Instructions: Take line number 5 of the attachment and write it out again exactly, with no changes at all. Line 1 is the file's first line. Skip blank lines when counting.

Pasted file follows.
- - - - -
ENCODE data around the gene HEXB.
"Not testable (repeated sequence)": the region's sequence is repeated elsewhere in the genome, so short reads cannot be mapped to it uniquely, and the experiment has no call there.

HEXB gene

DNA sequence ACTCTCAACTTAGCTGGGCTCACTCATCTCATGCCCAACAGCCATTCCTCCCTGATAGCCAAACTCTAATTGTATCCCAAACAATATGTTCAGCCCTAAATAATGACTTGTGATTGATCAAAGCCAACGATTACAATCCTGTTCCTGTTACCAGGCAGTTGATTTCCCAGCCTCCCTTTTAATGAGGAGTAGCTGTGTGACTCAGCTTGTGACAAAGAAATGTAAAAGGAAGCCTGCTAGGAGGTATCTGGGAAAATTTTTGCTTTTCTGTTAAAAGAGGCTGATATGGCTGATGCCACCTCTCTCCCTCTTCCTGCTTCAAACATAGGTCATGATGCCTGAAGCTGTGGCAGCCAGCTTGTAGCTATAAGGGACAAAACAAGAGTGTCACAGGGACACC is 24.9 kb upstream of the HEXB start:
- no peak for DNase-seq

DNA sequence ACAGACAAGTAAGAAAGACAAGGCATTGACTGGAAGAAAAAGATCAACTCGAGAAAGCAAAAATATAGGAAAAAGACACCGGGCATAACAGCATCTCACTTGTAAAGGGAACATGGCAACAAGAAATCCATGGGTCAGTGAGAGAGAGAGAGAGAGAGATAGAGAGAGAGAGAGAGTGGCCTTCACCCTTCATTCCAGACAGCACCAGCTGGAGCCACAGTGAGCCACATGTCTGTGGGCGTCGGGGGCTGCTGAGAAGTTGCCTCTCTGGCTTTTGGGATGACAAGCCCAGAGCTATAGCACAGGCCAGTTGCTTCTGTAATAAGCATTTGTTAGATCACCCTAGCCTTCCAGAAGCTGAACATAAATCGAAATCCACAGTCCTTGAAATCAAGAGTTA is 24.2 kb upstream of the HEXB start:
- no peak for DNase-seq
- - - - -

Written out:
- no peak for DNase-seq